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accordion w/ non-piano keys

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Pene Azul, Blues Pianist 24 Jul 99 - 01:11 AM
alison 24 Jul 99 - 01:19 AM
bseed(charleskratz) 24 Jul 99 - 01:32 AM
Mike Billo 24 Jul 99 - 09:46 AM
Andrés Magré 25 Jul 99 - 04:36 AM
Bob Bolton 26 Jul 99 - 03:15 AM
Fadac 26 Jul 99 - 10:15 AM
Bob Bolton 26 Jul 99 - 11:29 PM
GUEST,Chuck the monk 07 Sep 05 - 10:21 AM
GUEST,Brendan 05 Jan 12 - 07:23 AM
John MacKenzie 05 Jan 12 - 08:25 AM
Stringsinger 05 Jan 12 - 07:18 PM
GUEST,hugo alzate 02 Apr 15 - 04:35 PM
GUEST 02 Apr 15 - 06:15 PM
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Subject: accordion w/ non-piano keys
From: Pene Azul, Blues Pianist
Date: 24 Jul 99 - 01:11 AM

Several years ago I saw a guy playing an old accordion-like instrument with another set of buttons where the piano keys would be. It was about average size for an accordion. I don't think it was a concertina (?) Do these things have a special name? Anyone know anything about them?

Max and I are playing some blues at the original Mudcat drinking a fine local lager.

Thanx, Pene


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Subject: RE: accordion w/ non-piano keys
From: alison
Date: 24 Jul 99 - 01:19 AM

it's probably a button accordion... buttons on both sides

they are usually in a set key

slainte

alison


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Subject: RE: accordion w/ non-piano keys
From: bseed(charleskratz)
Date: 24 Jul 99 - 01:32 AM

Pene, to see some button accordions (many types), check out Lark in the Morning (www.Larkinam.com). The midsize ones, also called melodeons, are used a lot in Irish music, sea chanteys, Cajun music--and usually are capable of playing in two keys (C/G, G/D, F/C--and their relative minors, of course. Skip Henderson (?), leader of the Sons of the Buccaneers, a SF Bay group, has three of them on stage with him. --seed


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Subject: RE: accordion w/ non-piano keys
From: Mike Billo
Date: 24 Jul 99 - 09:46 AM

They are called Melodeons. There are two basic types. Irish style where the two rows are a half step apart such as B/C or C#/D. The other is German/Vienneese where the two rows are a fifth apart C/G or G/D. The Norteno accordion is a Vienneese with the left hand buttons removed, and the cajun accordion is a single row diatonic that comes in various keys.

I play a German C/G and my left hand chord/bass buttons are C,G,F,E, Amin,D.


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Subject: RE: accordion w/ non-piano keys
From: Andrés Magré
Date: 25 Jul 99 - 04:36 AM

(This one is for me). An accordion with non-piano keys is called down here at the De la Plata River, a BANDONEON. This instrument is the heart of the tango orchestra, as well as a soloist instrument or accompanied by guitars. Its sound is as melancholic as tango could be. It lacks the brilliant and merry harmonies you may usually hear in an accordion, but there is nothing (event not a cello) similar when you have to express deep and sad feelings. Traditional authors mention the sound of the bandoneon as a cry rather than as a sound. With a wide range of octaves (don't know exactly), the bandoneon was the main instrument for many concertos and symphonies in the recent 30 years. The most important artist was ASTOR PIAZZOLLA, who died recently, author and player who was highly recognized all over the world (he played at main concert halls and made some contribu- tions to jazz fusion with Gato Barbieri and others too).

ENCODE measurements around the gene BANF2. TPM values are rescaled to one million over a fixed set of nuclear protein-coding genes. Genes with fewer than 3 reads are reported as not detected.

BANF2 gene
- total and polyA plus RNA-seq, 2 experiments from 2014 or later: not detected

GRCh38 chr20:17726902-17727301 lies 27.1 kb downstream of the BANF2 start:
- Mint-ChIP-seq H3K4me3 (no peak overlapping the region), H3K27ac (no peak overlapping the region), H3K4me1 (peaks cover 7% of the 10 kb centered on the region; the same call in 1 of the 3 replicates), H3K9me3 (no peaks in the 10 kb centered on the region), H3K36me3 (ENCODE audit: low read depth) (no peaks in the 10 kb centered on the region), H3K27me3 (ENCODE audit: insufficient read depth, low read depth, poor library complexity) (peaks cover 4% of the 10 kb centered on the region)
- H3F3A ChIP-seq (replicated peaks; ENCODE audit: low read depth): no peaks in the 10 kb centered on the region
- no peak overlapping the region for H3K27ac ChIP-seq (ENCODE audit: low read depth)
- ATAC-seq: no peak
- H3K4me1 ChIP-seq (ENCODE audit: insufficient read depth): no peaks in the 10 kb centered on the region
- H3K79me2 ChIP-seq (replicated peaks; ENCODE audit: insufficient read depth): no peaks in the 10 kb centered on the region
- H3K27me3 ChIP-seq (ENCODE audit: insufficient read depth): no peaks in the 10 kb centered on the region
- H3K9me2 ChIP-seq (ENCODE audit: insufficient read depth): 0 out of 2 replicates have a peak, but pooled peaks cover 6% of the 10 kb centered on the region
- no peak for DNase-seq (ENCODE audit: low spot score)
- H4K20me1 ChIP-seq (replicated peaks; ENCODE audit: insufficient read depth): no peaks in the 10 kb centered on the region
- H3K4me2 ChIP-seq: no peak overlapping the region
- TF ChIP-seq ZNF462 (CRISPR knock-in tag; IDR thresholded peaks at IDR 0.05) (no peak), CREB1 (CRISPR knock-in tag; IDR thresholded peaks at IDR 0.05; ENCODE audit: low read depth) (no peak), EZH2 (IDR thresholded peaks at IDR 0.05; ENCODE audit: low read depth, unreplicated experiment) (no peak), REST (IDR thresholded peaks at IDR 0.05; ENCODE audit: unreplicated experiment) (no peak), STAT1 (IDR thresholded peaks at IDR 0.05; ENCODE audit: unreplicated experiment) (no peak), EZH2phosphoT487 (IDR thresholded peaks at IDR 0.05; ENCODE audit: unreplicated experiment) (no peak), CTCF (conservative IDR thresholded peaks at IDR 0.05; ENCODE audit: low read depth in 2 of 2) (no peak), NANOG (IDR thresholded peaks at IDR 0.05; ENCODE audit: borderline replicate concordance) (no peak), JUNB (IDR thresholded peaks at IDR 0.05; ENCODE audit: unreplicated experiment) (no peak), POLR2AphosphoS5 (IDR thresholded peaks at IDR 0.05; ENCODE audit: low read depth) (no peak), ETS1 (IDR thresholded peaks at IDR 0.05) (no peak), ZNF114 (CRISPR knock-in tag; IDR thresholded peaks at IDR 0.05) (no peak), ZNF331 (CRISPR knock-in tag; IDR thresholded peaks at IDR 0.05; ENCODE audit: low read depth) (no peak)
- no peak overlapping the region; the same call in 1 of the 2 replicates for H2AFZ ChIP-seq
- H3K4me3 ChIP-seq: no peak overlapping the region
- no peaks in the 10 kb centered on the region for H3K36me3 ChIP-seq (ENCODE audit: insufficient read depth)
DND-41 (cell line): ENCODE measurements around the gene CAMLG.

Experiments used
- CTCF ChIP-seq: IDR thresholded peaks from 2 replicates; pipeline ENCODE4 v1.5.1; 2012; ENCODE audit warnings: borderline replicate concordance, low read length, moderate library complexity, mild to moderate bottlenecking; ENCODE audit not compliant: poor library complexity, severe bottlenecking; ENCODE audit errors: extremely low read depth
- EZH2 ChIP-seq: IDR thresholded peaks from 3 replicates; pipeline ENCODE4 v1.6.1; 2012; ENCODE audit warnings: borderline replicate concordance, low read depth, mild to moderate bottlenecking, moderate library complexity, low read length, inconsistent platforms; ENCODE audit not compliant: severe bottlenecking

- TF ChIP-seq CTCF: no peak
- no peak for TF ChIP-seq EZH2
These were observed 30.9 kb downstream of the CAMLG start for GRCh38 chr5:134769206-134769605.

Yo may find a complete description and history of this instrument just by searching the word bandoneon in Yahoo. There are many sites in English, where you may also find links to great interpreters, especially of argentinian music.

Please note that bandoneons belong to the real tango, that is played at Buenos Aires, Argentina (where I am from) and not to the saloon-tango that was danced by Valentino. When the bandoneon sings, the accompaniment is violin, viola, counterbass and piano. No drums. Feel free to ask me anything about argentinian music. I am no expert, but I am very close to the sources. Best regards - escamillo@ciudad.com.ar


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Subject: RE: accordion w/ non-piano keys
From: Bob Bolton
Date: 26 Jul 99 - 03:15 AM

G'day all,

Although I play button accordion and the Anglo concertina, I have to point out that an accordion the size of a piano accordion and with a lot of buttons on the right hand side (anywhere from 3 to 6 rows) is a Chromatica, Continental Chromatic (or maybe Bayan if you're into kletzmer).

These usually are built on standard piano key bodies and have the same reed blocks and couplers, but have a really nifty arrangement that lets you play a single pattern for a scale and change keys by shifting your starting point. Some people love the logic of it ... and some love the dash of illogic that gives them a feel for which key they are playing a standard keyboard.

By comparison, most push-pull button accordions are smaller (after all they get 2 bites at each button) and tend to have less basses. Bandoneons have a distinctly square look (well, they are very German!) with neatly chamfered corners. Concertinas Have had more than 4 sides since about 1850 - usually 6, but 8, 10 and 12 all are found. I have some lovely big 8 sided ones in red perloid, with 'melodeon' tuning ... great for raising hackles among the "English System/English Made" ghetto.

Anyway, enjoy!

Regards,

Bob Bolton


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Subject: RE: accordion w/ non-piano keys
From: Fadac
Date: 26 Jul 99 - 10:15 AM

Hi Bob! Yup you took the words right off my keyboard. The Chromatic is getting very popular in N. Europe. I had a chance to buy one, but let it go. I felt (rightly) I had enough on my plate just to learn the Piano keys.

There is also a Russian model it looks like a C Continental Chromatic, but has some other fingering system.
I have seen the chromatics with all the switches and hand made reeds that you would see on any of the very best Piano Accordions.